A summary of one of the panels I chaired at the 9th International Ageing conference on Reshaping Environments to Enable Older People. The line-up included 6 different talks:
- Reshaping the Environment to Promote Seniors’ Independence: Themes and Observations from the case management literature. Beverley Kelley spoke about the ability to meet the needs of the person through their environment and the imporatnce of positively influencing the health career of adults. What if we were to treat our healths as inidivual health careers? Would we be more diligent? Beverley Kelley also pointed out that much of the case management literature neglects to mention family members and their role as care givers.
- Refuge Island? Is it safe to cross? Yue Li with the Toronto Rehabilitation Institute spoke about pedestrian crossings and how something as simple as the design of a refuge island could prevent premature death and promote wellbeing and independence for the ageing. In 2004 37% of all pedestrian fatalities were among elders compared with 13.4% of the population. In the EU tje incidence is higher at 46%. Yue Li expressed the importance for universal design for all seasons and winters in particular in countries like Canada, where winters are often the toughest test. It was also interesting to hear that people’s compliance to traffic rules is related to temperature with extreme cold often resulting in violation of pedestrian traffic law. 80% of people will try to make the double crossing when it is very cold, 73% when it is hot, and only 56% when it is fair.
- A study on the Solution for the Hearing Disabled Person’s Behavior Limitation at Sandy Beach: Shimpei Kato has observed the physical barriers to those who are hearing impaired. Most environments only address mobility impairment. Shimpei Kato took a look at the ways in which visual cues could be set up to better alert both the hearing impairment and others within the vicinity that could be of help to them.
- Designing a Supportive Living Environment for Older People with Dementia and Thermal Comfort and HVAC Design for People with Dementia: Joost Van Hoof talked about prolonging the stay at home. Those who suffer from dementia are particularly sensitive to their environments. Research on dementia indicates that a person’s perception of capability is more important than cognitive functioning. And while Joost did not imply that the home is the entire cure, he did show how design could prove a useful ally in the attempt to care for those suffering from dementia; something as simple as creating very clear sightlines could allow the carer to always keep tabs on their partner. Joost also showed some 3D visualizations of an ideal dementia environment to allow the audience to see the difference that design can make.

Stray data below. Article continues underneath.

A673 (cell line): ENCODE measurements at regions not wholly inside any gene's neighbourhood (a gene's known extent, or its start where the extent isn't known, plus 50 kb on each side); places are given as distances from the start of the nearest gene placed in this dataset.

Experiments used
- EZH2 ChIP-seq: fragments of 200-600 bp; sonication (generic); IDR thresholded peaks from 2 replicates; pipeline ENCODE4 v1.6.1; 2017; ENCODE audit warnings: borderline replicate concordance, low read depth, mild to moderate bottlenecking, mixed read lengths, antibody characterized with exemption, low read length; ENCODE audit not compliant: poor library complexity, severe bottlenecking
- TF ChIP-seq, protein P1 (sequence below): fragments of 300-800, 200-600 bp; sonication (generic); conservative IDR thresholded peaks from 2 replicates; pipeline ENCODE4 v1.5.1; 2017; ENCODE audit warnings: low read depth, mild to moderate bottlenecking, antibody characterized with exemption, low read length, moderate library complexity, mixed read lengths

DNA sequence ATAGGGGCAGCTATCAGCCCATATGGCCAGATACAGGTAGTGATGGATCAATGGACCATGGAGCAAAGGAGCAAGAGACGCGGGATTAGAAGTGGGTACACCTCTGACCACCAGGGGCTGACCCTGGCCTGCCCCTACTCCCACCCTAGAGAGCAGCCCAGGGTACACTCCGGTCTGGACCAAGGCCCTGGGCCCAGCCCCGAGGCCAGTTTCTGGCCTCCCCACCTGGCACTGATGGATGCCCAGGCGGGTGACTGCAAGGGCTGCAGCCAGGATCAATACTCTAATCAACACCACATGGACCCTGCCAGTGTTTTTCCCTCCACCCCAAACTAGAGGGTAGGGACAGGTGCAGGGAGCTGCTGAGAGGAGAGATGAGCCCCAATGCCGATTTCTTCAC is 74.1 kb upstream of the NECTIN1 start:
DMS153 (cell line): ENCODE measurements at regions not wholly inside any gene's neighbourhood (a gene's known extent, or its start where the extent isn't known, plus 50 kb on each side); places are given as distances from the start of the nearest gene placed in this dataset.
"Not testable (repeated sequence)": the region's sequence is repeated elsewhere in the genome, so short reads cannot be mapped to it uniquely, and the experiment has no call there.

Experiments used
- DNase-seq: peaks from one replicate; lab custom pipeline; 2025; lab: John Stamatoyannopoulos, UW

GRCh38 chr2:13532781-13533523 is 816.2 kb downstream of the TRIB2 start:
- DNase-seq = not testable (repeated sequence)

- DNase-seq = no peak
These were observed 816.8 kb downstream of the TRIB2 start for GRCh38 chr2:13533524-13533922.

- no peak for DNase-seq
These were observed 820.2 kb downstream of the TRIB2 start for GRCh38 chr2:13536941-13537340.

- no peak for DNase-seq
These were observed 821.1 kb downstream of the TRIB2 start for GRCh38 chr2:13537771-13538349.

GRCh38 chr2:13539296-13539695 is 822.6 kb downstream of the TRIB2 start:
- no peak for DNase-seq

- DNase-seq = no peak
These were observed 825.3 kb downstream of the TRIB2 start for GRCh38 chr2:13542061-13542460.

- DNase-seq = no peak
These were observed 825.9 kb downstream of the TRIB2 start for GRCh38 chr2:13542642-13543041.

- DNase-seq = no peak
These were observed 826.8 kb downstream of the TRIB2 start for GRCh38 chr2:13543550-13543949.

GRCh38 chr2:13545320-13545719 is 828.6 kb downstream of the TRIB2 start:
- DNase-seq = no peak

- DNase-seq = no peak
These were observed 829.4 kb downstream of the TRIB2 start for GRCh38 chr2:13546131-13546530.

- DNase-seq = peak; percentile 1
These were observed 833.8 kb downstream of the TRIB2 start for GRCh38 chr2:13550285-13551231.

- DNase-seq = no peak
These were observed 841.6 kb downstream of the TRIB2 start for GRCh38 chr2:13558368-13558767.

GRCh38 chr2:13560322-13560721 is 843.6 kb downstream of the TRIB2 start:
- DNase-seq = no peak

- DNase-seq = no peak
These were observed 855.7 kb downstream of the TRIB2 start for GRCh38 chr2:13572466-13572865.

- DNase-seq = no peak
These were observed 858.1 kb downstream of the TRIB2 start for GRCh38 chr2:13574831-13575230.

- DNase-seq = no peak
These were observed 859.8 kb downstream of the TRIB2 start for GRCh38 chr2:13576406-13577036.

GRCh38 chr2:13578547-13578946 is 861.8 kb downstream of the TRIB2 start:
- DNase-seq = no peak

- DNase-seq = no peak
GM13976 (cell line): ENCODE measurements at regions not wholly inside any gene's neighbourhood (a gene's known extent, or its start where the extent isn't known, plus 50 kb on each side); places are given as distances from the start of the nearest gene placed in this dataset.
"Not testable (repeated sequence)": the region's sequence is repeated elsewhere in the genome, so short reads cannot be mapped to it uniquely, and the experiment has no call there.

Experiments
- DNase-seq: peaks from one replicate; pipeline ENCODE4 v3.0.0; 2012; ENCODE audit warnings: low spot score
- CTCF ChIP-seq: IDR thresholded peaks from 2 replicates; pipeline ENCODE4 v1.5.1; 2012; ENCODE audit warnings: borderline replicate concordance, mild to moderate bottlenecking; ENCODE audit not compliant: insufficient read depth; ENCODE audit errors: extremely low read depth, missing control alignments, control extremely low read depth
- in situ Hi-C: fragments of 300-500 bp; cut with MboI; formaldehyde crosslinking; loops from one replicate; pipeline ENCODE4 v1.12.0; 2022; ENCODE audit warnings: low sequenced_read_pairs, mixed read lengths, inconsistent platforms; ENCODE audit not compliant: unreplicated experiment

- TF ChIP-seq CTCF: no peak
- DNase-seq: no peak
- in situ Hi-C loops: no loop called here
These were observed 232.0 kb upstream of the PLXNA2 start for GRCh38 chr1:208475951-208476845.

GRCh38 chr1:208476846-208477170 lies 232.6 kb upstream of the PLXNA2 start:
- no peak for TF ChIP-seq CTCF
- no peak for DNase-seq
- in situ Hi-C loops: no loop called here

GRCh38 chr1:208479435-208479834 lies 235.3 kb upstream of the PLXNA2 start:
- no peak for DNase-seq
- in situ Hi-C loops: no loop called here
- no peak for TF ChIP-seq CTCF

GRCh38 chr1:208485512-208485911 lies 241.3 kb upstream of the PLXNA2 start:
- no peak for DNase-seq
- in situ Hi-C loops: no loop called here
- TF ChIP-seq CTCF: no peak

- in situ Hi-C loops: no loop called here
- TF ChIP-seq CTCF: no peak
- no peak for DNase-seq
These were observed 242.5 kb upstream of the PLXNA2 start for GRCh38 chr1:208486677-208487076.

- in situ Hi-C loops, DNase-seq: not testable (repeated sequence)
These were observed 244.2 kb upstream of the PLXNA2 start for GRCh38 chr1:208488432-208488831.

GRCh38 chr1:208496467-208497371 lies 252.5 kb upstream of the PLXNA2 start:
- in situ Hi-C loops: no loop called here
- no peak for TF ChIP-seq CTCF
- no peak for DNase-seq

He also talked about temperature and thermal comfort and how dementia sufferers are particularly sensitive to temperature variation. He pointed out the need for nurses and engineers to work with each other to create better thermal comfort for demented patients.
- Accommodating Sensory Aspects of Ageing in the Design of Dwellings: An architect by training Camilla Ryhl addressed the importance of not only giving those suffering from sensory impairment access to fantastic spaces and architecture, but also giving them access to the amazing sensory experience. Moving beyond the need to satisfy functional requirements for the sensory impaired, Ryhl inspired her audience with the importance of making the sensory experience euqally accessible to all.
- Age-Friendly New York City: Findings and Lessons: Ruth Finkelstein shared her research findings of what it is like to grow old in New York City. Many of the older generation decide to stay and grow old in New York because they love the city. NYC is in the process of trying to implement the WHO Age-Friendly cities initiative and spoke of the need to plan for multiple identities and particularities of population. She reminded the audience that just because people get older does not mean they lose their identity as the public often assumes with older individuals. New York City plans to release their Age-Friendly NYC report on September 15th.
All in all the most important take-aways from the conference was the ability of environments and design to influence the experience of ageing, the potential for the grey and green agenda to be equally integrated in all future design and planning, and the need to make ageing a mainstream issue and not a sideline conversation. It was encouraging to hear at the senior officials meeting that there are governments making progressive decisions to enable better ageing of their societies, but as in most cases, for their policies to take real effect, the ageing discourse needs to move beyond government circles to the private sector.